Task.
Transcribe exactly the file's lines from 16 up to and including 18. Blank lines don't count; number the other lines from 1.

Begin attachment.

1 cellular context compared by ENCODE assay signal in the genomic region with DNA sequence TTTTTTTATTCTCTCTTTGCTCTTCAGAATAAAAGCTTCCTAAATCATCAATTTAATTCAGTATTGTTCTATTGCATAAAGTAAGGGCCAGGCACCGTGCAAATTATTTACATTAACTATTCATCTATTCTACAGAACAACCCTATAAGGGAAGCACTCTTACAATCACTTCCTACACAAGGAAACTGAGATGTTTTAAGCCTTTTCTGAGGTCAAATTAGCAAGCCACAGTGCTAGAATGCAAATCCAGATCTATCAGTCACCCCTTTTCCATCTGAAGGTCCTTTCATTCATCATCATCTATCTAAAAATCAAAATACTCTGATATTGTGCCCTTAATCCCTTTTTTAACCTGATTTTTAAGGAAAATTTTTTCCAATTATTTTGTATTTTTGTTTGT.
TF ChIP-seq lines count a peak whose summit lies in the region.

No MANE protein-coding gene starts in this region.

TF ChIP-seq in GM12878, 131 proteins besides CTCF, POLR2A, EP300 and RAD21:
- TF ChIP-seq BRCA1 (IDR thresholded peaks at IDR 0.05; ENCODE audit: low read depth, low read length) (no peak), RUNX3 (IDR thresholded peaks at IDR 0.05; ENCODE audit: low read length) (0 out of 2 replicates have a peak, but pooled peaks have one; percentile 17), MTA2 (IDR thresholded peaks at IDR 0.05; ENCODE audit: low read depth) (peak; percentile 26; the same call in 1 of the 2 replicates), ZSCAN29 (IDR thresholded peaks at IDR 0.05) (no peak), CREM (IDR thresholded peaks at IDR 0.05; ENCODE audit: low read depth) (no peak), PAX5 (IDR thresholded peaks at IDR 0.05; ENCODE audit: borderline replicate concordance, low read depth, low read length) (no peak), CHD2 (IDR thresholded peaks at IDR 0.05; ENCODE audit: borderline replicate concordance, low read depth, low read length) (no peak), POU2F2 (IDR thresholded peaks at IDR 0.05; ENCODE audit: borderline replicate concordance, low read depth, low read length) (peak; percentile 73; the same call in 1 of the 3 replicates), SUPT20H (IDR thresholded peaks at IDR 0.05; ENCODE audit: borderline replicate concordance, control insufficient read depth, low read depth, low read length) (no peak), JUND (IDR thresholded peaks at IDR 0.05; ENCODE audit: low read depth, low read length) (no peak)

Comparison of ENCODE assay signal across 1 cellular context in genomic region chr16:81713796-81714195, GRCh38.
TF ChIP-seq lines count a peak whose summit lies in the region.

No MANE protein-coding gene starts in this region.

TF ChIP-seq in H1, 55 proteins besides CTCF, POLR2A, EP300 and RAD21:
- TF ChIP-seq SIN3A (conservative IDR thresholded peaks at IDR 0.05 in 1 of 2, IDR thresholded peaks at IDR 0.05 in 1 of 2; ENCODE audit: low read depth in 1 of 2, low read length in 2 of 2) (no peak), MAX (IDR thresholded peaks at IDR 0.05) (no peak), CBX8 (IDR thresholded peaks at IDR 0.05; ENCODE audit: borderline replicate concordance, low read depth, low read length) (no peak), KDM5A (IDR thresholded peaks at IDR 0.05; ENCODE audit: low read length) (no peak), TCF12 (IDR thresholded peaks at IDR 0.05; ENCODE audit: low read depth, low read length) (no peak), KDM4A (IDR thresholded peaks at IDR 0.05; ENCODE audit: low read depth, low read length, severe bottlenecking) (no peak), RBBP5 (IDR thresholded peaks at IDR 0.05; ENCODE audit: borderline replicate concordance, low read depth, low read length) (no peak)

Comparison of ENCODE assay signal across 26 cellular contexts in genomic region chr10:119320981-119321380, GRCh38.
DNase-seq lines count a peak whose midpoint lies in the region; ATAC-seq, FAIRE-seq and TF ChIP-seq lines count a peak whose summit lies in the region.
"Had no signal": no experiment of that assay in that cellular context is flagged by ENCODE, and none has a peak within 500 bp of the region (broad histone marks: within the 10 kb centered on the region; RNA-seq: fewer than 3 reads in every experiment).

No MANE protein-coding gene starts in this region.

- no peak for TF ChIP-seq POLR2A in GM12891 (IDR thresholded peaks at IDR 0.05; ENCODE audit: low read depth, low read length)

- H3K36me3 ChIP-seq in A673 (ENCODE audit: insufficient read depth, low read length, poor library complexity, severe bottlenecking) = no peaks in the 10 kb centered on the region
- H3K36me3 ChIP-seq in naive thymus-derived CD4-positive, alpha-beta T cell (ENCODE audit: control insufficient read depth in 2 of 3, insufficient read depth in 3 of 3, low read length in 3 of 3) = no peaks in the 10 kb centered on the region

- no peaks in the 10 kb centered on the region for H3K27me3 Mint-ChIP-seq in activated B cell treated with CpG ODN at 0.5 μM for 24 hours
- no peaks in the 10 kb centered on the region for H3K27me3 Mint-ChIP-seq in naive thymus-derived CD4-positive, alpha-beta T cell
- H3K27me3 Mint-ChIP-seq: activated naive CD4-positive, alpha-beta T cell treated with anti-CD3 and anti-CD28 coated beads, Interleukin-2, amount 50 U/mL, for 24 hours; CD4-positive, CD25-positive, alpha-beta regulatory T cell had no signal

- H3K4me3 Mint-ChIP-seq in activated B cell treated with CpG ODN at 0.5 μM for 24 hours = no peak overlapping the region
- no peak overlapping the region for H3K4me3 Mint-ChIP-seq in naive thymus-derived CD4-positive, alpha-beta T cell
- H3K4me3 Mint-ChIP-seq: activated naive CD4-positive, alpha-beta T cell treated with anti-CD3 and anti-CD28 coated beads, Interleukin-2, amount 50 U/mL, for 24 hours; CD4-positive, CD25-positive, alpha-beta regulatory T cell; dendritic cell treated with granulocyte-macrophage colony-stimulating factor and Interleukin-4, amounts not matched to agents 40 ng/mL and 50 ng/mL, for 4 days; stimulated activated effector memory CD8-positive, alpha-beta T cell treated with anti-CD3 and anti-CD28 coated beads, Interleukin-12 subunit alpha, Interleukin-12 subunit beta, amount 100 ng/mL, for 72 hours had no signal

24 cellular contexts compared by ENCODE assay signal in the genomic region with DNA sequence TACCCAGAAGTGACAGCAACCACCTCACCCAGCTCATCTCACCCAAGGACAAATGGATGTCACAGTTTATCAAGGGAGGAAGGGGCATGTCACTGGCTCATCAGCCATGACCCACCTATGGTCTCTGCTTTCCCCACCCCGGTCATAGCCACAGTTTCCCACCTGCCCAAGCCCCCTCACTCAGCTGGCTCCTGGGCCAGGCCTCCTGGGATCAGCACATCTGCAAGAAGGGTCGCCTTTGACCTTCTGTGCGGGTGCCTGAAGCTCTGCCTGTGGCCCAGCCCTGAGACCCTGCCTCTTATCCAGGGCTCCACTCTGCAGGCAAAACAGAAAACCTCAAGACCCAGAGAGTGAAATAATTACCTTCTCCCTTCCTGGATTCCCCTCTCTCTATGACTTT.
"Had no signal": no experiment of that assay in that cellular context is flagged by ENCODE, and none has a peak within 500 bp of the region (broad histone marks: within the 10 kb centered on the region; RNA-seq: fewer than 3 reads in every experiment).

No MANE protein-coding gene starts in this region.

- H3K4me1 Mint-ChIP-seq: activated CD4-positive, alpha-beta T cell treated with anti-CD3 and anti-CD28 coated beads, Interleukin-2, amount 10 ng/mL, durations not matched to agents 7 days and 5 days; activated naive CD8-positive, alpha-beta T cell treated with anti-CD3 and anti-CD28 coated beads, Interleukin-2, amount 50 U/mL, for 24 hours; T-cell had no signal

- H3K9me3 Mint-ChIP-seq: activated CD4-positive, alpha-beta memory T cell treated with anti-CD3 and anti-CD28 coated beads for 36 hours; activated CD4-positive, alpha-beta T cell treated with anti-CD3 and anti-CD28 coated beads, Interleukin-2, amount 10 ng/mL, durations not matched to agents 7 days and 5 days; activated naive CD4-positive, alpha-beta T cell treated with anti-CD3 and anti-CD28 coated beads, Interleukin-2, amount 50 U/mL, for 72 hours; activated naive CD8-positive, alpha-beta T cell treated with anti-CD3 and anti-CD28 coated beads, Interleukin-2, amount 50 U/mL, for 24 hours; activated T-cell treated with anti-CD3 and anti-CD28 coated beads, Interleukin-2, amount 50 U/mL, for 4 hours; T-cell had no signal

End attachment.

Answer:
- H3K36me3 ChIP-seq in A673 (ENCODE audit: insufficient read depth, low read length, poor library complexity, severe bottlenecking) = no peaks in the 10 kb centered on the region
- H3K36me3 ChIP-seq in naive thymus-derived CD4-positive, alpha-beta T cell (ENCODE audit: control insufficient read depth in 2 of 3, insufficient read depth in 3 of 3, low read length in 3 of 3) = no peaks in the 10 kb centered on the region

- no peaks in the 10 kb centered on the region for H3K27me3 Mint-ChIP-seq in activated B cell treated with CpG ODN at 0.5 μM for 24 hours